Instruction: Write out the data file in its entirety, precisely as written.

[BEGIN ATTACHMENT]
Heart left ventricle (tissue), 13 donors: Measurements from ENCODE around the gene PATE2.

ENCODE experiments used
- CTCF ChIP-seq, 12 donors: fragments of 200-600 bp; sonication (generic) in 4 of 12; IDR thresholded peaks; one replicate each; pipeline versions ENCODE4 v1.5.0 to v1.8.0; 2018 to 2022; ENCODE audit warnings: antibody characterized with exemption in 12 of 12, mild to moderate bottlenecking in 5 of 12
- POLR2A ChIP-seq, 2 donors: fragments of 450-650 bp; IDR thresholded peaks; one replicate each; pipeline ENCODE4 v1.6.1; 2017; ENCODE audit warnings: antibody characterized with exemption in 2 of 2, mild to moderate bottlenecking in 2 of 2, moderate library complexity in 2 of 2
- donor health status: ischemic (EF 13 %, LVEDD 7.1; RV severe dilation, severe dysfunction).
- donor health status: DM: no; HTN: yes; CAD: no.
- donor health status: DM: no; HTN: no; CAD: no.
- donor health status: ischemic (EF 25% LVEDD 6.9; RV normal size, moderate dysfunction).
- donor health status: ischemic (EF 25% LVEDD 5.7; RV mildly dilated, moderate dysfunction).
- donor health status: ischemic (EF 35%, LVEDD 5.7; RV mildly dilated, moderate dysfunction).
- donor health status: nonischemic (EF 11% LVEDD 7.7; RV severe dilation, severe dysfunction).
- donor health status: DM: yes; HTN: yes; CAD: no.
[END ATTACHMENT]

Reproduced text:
Heart left ventricle (tissue), 13 donors: Measurements from ENCODE around the gene PATE2.

ENCODE experiments used
- CTCF ChIP-seq, 12 donors: fragments of 200-600 bp; sonication (generic) in 4 of 12; IDR thresholded peaks; one replicate each; pipeline versions ENCODE4 v1.5.0 to v1.8.0; 2018 to 2022; ENCODE audit warnings: antibody characterized with exemption in 12 of 12, mild to moderate bottlenecking in 5 of 12
- POLR2A ChIP-seq, 2 donors: fragments of 450-650 bp; IDR thresholded peaks; one replicate each; pipeline ENCODE4 v1.6.1; 2017; ENCODE audit warnings: antibody characterized with exemption in 2 of 2, mild to moderate bottlenecking in 2 of 2, moderate library complexity in 2 of 2
- donor health status: ischemic (EF 13 %, LVEDD 7.1; RV severe dilation, severe dysfunction).
- donor health status: DM: no; HTN: yes; CAD: no.
- donor health status: DM: no; HTN: no; CAD: no.
- donor health status: ischemic (EF 25% LVEDD 6.9; RV normal size, moderate dysfunction).
- donor health status: ischemic (EF 25% LVEDD 5.7; RV mildly dilated, moderate dysfunction).
- donor health status: ischemic (EF 35%, LVEDD 5.7; RV mildly dilated, moderate dysfunction).
- donor health status: nonischemic (EF 11% LVEDD 7.7; RV severe dilation, severe dysfunction).
- donor health status: DM: yes; HTN: yes; CAD: no.